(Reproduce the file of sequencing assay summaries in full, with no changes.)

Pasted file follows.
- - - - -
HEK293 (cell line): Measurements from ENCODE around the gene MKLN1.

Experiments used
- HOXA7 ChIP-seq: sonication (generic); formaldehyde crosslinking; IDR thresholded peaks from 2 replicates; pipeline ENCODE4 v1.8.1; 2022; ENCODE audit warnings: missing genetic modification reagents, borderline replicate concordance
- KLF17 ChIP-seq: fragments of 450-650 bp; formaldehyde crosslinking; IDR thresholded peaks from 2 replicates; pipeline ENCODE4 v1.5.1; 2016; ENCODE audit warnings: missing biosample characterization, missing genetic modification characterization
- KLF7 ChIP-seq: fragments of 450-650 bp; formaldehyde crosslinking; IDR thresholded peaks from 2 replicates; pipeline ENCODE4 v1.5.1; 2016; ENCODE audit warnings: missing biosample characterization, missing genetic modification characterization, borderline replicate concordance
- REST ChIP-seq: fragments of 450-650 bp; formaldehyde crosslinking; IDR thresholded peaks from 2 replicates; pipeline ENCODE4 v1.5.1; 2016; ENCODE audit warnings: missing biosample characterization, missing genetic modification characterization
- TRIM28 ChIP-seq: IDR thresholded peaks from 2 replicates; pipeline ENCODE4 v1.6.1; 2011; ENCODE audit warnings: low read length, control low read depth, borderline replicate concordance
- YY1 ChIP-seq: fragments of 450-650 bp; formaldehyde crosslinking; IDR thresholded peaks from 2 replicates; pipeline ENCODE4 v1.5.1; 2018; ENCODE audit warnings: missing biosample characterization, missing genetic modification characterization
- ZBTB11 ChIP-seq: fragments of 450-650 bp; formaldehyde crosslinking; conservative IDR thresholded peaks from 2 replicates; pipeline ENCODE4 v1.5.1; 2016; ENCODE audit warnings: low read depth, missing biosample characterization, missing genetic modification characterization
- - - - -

HEK293 (cell line): Measurements from ENCODE around the gene MKLN1.

Experiments used
- HOXA7 ChIP-seq: sonication (generic); formaldehyde crosslinking; IDR thresholded peaks from 2 replicates; pipeline ENCODE4 v1.8.1; 2022; ENCODE audit warnings: missing genetic modification reagents, borderline replicate concordance
- KLF17 ChIP-seq: fragments of 450-650 bp; formaldehyde crosslinking; IDR thresholded peaks from 2 replicates; pipeline ENCODE4 v1.5.1; 2016; ENCODE audit warnings: missing biosample characterization, missing genetic modification characterization
- KLF7 ChIP-seq: fragments of 450-650 bp; formaldehyde crosslinking; IDR thresholded peaks from 2 replicates; pipeline ENCODE4 v1.5.1; 2016; ENCODE audit warnings: missing biosample characterization, missing genetic modification characterization, borderline replicate concordance
- REST ChIP-seq: fragments of 450-650 bp; formaldehyde crosslinking; IDR thresholded peaks from 2 replicates; pipeline ENCODE4 v1.5.1; 2016; ENCODE audit warnings: missing biosample characterization, missing genetic modification characterization
- TRIM28 ChIP-seq: IDR thresholded peaks from 2 replicates; pipeline ENCODE4 v1.6.1; 2011; ENCODE audit warnings: low read length, control low read depth, borderline replicate concordance
- YY1 ChIP-seq: fragments of 450-650 bp; formaldehyde crosslinking; IDR thresholded peaks from 2 replicates; pipeline ENCODE4 v1.5.1; 2018; ENCODE audit warnings: missing biosample characterization, missing genetic modification characterization
- ZBTB11 ChIP-seq: fragments of 450-650 bp; formaldehyde crosslinking; conservative IDR thresholded peaks from 2 replicates; pipeline ENCODE4 v1.5.1; 2016; ENCODE audit warnings: low read depth, missing biosample characterization, missing genetic modification characterization